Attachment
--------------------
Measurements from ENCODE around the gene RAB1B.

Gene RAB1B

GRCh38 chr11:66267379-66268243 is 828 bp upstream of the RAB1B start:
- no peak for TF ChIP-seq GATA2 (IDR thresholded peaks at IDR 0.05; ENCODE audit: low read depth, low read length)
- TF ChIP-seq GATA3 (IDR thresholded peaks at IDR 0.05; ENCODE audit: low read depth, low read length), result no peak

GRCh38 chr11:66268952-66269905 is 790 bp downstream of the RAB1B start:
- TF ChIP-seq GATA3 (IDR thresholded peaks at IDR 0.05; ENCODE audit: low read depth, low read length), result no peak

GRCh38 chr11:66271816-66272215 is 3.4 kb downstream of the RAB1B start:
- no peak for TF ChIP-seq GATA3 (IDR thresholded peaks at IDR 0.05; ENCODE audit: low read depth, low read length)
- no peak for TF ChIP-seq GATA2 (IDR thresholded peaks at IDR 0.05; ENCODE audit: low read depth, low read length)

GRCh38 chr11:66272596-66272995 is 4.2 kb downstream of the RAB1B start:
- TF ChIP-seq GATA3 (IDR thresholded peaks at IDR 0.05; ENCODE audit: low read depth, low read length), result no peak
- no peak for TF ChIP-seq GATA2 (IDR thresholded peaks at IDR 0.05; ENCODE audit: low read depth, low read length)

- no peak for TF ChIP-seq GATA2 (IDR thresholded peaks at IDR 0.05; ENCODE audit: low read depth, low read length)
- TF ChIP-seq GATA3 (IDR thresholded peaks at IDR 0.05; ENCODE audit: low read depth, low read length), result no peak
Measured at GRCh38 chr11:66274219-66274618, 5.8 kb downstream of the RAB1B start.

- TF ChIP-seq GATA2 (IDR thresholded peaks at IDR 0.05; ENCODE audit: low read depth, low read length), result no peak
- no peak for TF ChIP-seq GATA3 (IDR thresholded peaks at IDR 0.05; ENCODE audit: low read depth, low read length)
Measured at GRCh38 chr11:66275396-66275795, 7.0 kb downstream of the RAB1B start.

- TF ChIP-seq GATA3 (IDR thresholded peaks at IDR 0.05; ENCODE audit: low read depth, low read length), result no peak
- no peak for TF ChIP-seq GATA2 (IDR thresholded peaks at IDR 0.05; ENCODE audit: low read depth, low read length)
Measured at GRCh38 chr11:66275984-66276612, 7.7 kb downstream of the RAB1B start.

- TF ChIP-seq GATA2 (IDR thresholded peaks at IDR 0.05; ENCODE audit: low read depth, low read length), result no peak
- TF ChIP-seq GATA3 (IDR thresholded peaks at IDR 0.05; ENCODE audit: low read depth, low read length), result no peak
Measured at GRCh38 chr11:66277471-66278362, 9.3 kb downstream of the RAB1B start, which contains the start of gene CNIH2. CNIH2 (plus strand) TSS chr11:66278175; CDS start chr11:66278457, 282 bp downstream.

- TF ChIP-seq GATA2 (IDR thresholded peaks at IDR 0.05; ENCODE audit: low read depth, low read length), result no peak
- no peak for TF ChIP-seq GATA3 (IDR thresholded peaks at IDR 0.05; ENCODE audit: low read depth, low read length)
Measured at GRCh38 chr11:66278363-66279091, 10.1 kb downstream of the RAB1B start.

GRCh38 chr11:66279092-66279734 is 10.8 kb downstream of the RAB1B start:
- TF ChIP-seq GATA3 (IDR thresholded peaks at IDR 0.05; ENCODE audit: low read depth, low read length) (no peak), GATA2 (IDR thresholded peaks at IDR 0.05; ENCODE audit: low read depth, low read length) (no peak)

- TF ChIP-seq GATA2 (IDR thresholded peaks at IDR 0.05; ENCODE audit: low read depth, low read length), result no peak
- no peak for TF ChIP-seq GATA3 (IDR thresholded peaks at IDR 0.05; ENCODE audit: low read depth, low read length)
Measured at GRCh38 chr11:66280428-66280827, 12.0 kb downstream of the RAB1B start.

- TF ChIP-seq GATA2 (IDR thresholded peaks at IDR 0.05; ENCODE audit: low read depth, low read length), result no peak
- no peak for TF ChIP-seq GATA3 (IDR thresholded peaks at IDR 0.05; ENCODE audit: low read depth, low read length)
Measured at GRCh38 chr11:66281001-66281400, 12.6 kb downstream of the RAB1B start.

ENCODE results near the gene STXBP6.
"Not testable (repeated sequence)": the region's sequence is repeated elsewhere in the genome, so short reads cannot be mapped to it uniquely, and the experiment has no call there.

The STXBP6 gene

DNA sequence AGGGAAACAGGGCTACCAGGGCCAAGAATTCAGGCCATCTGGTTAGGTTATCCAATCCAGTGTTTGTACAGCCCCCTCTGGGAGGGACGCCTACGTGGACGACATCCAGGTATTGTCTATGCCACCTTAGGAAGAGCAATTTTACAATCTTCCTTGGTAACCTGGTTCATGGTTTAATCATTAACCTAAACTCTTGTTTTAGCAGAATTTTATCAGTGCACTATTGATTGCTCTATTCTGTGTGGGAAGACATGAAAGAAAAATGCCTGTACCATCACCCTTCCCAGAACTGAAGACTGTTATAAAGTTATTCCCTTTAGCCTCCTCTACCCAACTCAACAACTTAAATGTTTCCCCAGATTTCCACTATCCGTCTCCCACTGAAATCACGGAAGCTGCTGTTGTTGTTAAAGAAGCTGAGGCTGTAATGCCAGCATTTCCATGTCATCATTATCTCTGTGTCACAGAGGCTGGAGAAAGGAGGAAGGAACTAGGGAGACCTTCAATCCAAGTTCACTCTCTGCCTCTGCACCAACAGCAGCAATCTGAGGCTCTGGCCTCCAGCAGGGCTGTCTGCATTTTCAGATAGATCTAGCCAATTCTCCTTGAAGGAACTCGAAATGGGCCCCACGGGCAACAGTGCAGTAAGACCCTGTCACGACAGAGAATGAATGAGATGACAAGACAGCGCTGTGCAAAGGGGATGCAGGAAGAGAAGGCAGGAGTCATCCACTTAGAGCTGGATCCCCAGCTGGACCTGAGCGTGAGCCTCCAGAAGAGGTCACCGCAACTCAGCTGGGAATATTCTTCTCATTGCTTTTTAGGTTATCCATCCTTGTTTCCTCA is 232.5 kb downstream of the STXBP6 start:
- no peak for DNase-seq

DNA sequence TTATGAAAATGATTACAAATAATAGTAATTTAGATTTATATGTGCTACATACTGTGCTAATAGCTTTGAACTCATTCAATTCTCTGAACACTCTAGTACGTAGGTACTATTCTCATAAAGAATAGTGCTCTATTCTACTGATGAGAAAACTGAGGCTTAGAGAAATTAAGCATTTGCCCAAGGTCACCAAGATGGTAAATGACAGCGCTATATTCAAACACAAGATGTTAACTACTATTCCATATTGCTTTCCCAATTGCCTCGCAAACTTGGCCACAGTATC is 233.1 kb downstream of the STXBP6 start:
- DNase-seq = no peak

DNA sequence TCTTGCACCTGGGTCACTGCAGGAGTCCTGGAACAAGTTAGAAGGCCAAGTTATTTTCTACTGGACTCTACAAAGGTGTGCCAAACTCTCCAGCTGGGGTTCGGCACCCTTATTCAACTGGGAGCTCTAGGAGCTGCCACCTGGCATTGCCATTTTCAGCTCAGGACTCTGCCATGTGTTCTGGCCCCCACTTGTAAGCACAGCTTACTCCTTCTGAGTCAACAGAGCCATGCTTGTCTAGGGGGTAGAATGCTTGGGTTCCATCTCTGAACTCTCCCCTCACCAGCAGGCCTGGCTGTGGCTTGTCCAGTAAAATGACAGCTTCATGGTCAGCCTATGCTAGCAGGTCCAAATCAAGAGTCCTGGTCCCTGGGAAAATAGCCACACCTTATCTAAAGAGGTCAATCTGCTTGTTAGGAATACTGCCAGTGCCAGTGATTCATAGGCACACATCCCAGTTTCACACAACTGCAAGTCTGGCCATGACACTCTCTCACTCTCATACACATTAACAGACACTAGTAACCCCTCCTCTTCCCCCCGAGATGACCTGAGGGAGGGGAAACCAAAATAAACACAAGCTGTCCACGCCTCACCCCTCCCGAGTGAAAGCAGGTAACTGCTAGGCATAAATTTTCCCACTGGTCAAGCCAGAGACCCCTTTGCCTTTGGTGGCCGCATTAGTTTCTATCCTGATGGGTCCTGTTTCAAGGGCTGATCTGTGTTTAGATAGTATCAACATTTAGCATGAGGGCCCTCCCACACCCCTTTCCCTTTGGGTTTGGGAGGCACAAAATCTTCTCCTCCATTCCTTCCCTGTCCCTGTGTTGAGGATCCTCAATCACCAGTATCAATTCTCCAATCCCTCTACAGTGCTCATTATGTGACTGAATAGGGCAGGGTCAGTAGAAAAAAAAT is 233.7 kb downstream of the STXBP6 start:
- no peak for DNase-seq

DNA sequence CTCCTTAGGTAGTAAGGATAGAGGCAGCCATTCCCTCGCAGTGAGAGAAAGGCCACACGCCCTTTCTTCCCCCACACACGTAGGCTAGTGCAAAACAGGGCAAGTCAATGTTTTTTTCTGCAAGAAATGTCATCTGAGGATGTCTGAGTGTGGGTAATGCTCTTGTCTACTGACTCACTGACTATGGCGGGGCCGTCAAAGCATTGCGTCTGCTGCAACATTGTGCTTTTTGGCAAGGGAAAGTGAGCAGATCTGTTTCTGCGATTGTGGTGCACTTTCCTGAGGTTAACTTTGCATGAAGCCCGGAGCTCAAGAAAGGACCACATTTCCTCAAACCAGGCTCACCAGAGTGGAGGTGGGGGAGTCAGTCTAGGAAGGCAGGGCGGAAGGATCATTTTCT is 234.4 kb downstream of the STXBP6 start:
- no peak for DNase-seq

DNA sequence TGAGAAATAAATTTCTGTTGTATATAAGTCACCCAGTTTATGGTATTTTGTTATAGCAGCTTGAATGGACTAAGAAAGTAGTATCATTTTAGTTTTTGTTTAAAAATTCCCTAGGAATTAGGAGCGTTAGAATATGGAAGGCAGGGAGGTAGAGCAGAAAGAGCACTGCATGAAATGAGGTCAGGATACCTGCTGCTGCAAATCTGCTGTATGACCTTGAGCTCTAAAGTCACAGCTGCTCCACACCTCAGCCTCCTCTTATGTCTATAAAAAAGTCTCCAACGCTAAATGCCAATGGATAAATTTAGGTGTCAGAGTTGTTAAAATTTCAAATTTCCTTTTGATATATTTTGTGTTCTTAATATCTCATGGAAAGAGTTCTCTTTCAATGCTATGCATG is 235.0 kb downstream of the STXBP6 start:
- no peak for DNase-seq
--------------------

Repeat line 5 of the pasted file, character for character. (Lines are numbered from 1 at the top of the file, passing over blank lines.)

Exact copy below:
- TF ChIP-seq GATA3 (IDR thresholded peaks at IDR 0.05; ENCODE audit: low read depth, low read length), result no peak